I’ve had the chance to see technology change our world twice in the three decades since I was born. I am a child of the Nineties, that time when the internet was the Internet, Geocities and Tripod ruled, and home computers were just becoming a staple of life. I remember dial-up modems, and my mom calling home from work to see if the phone was busy so that she could track my internet usage (and scold me for it later).
I also remember the rise of computer and console games. Three generations of family played A Link to the Past together in my living room, cheering when bosses fell before Link, or chuckling at mishaps caused by clumsy controls. When my grandmother was dying of pancreatic cancer and too ill to be social or active, the Super Nintendo was her escape. Watching her use gaming as a way to stay alert and involved while ill taught me to do the same. When I am sick or injured, I always dive into a new game to keep myself busy and focused on something other than misery, and I am thankful to my grandmother for teaching me that.
My mother was the one who taught me that the internet is full of legitimate friends, not just dangerous strangers. She married a man she met in an America Online chat room, way back in ‘99 when internet dating was scandalous. Because of this, I saw no shame in meeting friends I made through online gaming (intelligently, in public places, with people who knew where I was). A decade later, I don’t speak with my friends from high school, but the friends I made from gaming continue to be important in my life.
The format of the friendship is the root of their staying power. My high school friends and I were great in person, but terrible over distances. By contrast, my friends made via World of Warcraft or Dragon Age: Origins fan forums had distance as a factor from the start. We learned how to communicate and interact using Skype, Rabb.it, and careful syncing of Netflix. Friendships built quickly, because sometimes it is easier to speak to a text box than it is to a face. These people won’t be seen every day at school or work or around town. There is also less initial struggling to find a common ground; we’re playing the same game, after all. That is fodder for hundreds of conversations, right from the start. And the best part is, with every new game comes the potential for more friends!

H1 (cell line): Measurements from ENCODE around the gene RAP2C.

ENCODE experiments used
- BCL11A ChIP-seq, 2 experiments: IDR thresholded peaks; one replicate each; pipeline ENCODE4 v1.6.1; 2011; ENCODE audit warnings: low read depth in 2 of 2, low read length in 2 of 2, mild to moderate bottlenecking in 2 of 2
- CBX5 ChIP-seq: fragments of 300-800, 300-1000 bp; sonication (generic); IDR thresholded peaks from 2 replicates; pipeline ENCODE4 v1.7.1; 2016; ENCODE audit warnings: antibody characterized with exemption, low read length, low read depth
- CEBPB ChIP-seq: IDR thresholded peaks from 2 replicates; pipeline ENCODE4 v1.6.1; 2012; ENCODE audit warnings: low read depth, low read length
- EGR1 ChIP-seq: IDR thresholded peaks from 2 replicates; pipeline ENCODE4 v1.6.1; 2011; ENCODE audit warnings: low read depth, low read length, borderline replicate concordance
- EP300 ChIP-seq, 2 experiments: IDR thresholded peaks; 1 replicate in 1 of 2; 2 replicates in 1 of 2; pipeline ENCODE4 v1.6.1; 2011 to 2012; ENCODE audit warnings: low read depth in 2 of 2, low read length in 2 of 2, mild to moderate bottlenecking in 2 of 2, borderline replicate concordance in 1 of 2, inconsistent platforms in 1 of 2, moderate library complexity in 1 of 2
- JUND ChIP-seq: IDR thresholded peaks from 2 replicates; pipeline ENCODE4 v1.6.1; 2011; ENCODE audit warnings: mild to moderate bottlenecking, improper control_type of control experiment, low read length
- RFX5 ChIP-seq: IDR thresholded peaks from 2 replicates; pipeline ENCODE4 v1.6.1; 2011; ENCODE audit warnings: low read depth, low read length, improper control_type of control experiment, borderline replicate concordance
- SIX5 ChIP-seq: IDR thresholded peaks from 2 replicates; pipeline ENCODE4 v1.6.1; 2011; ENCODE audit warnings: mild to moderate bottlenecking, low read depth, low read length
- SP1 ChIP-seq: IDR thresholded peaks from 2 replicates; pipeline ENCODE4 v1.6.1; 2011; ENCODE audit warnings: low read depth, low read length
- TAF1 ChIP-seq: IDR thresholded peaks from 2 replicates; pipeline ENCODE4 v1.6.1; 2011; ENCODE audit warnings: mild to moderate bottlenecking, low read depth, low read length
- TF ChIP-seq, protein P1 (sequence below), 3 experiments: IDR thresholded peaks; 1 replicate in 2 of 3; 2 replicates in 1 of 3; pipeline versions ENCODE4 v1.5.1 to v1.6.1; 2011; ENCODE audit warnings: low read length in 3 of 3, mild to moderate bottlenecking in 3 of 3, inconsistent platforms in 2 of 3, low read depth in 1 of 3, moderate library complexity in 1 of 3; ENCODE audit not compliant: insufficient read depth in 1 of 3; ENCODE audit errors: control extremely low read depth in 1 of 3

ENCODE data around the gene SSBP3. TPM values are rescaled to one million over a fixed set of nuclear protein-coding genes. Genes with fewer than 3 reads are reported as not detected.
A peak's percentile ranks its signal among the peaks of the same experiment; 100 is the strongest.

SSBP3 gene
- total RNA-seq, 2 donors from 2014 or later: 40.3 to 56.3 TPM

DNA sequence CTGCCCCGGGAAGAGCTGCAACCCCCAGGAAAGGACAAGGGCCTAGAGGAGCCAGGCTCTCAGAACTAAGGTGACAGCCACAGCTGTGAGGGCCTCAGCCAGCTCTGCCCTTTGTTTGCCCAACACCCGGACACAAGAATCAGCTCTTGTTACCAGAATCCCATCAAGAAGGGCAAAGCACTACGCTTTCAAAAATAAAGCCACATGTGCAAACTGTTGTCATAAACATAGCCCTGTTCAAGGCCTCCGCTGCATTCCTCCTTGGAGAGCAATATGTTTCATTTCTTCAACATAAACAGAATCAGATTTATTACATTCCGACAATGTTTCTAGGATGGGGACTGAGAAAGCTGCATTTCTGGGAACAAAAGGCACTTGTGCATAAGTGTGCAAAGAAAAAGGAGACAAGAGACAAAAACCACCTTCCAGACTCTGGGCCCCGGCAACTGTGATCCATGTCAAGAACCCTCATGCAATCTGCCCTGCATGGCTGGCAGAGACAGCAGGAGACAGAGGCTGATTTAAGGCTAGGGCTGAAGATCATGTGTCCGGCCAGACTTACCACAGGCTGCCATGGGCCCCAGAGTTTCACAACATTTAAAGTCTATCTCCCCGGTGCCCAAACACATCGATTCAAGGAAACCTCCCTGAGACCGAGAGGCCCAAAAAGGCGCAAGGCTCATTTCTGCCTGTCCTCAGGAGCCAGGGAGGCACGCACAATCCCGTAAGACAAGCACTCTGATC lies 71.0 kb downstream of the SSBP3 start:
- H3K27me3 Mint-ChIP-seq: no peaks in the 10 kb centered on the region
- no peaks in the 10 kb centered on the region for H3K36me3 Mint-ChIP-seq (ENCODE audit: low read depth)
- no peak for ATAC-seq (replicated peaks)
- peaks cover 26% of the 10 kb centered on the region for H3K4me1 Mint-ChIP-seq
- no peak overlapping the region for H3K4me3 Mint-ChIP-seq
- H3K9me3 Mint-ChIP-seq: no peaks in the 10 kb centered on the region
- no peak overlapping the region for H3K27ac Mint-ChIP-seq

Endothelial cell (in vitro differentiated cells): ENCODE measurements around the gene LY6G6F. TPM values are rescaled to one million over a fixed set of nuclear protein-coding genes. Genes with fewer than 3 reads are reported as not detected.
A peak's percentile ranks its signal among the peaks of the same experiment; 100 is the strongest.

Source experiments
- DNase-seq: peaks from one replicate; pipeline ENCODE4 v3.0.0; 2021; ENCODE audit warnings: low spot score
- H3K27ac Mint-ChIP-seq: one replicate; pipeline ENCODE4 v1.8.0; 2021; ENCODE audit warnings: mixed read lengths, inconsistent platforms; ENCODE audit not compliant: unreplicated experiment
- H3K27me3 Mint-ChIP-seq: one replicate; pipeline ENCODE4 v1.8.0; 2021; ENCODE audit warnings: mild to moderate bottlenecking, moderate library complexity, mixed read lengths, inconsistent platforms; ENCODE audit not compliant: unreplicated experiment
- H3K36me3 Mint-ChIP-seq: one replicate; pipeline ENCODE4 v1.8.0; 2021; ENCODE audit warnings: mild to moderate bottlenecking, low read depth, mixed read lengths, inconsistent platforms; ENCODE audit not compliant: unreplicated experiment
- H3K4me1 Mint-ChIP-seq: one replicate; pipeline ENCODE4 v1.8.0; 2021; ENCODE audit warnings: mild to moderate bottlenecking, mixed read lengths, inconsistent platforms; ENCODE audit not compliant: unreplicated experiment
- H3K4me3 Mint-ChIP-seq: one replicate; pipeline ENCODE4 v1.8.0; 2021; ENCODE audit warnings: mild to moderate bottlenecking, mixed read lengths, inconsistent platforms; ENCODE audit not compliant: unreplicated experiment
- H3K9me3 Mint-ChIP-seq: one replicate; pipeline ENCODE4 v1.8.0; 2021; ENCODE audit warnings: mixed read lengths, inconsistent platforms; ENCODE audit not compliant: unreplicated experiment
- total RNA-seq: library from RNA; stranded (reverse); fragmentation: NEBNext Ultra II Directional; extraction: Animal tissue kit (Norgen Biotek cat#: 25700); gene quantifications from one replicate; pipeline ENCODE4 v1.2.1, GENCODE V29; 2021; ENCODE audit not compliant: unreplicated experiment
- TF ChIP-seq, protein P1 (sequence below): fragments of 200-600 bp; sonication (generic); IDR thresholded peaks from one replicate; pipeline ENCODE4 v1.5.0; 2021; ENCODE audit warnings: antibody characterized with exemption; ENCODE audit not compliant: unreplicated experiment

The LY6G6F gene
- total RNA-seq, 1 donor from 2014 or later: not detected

Never believe that a friendship means less just because the conversations are held through text or in-game emotes. The world is changing, communication is being revolutionized, and strong bonds can now more easily be formed over long distances. The people we meet or stay close to through gaming are no less important than people we know in real life and see every day. My best friend, Bee, is someone I have seen in-person a total of three times in five years. We met through mutual gaming interests, and without her I would not be alive today.
For those of us with social anxiety, agoraphobia, and depression disorders, long-distance friendships are a blessing. There are days when I am too down to get dressed and bathe, or the idea of seeing people in public makes me want to cry. But I can still sit down at a computer and play Terraria with five other friends who all share similar problems. I don’t even have to tell them what’s going on if I don’t want to, because my in-game avatars don’t have to bathe, wash their clothes, or brush their teeth. It’s a chance to be normal when I’m feeling anything but.
I also know that if I need to vent about how I am feeling, my friends will listen and accept what I have to say. There is understanding in the gaming community that I have found nowhere else, and I know that I am not alone in that experience.
Some of my internet and gaming friends will drift when the next big title hits. Interests don’t always overlap, and occasionally I discover that it was the game that actually kept us close. But there is still the core group of people who keep talking no matter what games they’re currently playing, or intentionally make the leap from title to title together. Exploring a new game’s world and story together with a close friend is wonderful, because funny and traumatizing discoveries are shared. It’s no different than reading the same book together, or following the same show.
I’ve never understood why people who wrote to pen pals for years look at online friendships today and think that they are less important somehow. A bond is a bond, no matter the medium, and we should never feel ashamed for having friends. The format doesn’t matter; the impact we have on each other’s lives does. Those of us who game to be social are far healthier and happier than we would be without that outlet, and I am not about to let the judgment of others take that away.
I suppose I am encouraging my fellow gamers to be glad that they can escape into another world for a while if life is terrible, and to be proud that they have made such good friends, no matter how far away they are from each other. Gaming can be a healthy coping mechanism, and if someone in your life doesn’t realize that, don’t let them cheapen the importance of games to you. After all, there are millions of people around the world who understand how you feel, and they’re just a loading screen away.